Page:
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Egyptian, Jordanian leaders meet to prepare for Annapolis conference
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08:22, November 23, 2007

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Egyptian President Hosni Mubarak and visiting Jordanian King Abdullah II met in Egypt's Red Sea resort Sharm El Sheikh on Thursday on preparations for an U.S.-host Mideast peace conference due on Nov. 27, the official MENA news agency reported.

The two leaders discussed the outcome of Mubarak's talks over the past two days with Israeli Prime Minister Ehud Olmert and Quartet envoy Tony Blair, MENA said.

Mubarak and Abdullah II, who arrived in Sharm El Sheikh earlier in the day, also tackled means of alleviating the suffering of the Palestinian people.

According to MENA, Palestinian President Mahmoud Abbas is likely to join Mubarak and Abdullah II for a three-way summit in Sharm El Sheikh later on Thursday to coordinate Arab stances ahead of the Annapolis meeting.

Meanwhile, foreign ministers of the Cairo-based Arab League's follow-up committee are scheduled to hold a consultative meeting here late Thursday to discuss the participation in the Annapolis meeting.

As an active mediator of regional peace and the Palestinian-Israeli conflict, Egypt has been working hard to render the Mideast conference a success.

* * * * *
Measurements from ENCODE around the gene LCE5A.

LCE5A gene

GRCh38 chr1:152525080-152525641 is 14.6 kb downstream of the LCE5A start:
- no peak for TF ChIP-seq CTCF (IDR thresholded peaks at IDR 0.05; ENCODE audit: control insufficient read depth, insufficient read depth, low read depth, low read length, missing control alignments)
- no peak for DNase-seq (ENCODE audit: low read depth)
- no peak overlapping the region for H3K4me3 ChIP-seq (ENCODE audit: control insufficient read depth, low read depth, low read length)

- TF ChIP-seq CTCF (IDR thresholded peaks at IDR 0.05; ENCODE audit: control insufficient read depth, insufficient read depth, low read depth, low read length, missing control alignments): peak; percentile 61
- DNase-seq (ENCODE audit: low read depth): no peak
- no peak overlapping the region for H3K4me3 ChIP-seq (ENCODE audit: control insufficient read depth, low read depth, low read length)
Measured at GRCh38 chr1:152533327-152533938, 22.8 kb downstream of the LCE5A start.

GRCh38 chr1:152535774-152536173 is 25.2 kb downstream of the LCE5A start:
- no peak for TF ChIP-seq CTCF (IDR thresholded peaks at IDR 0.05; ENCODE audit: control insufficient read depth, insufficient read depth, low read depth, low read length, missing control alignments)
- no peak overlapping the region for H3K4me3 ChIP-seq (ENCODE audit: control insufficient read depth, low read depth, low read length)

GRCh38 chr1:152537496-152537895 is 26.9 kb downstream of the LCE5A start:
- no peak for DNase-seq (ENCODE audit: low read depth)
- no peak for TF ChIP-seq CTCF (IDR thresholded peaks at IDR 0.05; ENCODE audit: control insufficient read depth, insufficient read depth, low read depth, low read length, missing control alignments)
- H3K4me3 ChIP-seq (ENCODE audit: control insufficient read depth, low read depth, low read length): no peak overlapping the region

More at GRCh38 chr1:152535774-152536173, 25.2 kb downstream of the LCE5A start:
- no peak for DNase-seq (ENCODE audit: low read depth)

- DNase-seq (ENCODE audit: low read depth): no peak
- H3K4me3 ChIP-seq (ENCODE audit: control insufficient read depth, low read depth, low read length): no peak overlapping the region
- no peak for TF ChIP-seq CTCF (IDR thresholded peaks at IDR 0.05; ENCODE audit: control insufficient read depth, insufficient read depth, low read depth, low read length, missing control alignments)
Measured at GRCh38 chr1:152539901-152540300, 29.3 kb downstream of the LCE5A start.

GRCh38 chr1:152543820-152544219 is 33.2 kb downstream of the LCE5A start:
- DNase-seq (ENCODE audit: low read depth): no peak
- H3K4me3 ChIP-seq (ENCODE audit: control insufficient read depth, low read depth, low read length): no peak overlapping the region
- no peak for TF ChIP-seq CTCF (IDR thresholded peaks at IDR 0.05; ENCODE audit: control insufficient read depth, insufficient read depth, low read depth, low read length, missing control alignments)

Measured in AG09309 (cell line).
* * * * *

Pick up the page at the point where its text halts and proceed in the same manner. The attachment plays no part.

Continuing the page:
During the talks with Olmert on Tuesday at Sharm el-Sheikh, Mubarak voiced his hope that the Annapolis conference would end the Mideast peace process deadlock.

On Wednesday, Mubarak also met Blair and stressed the importance of easing down the sufferings of the Palestinians and improving their daily lives as a condition for rallying the necessary Palestinian support for the peace efforts. In the same day, Egypt received and accepted an invitation from the United States to attend the Annapolis conference.

Egyptian Foreign Minister Ahmed Abul Gheit is expected to head for Washington on Nov. 25 to attend the conference.

The U.S. State Department announced Tuesday evening that the Mideast peace conference will be held at Annapolis, Maryland, on Nov. 27.

Some 49 countries, institutions and individuals, including some selected Arab states and other key nations with a stake in the Mideast peace process, were invited to the international meeting, said State Department spokesman Sean McCormack.


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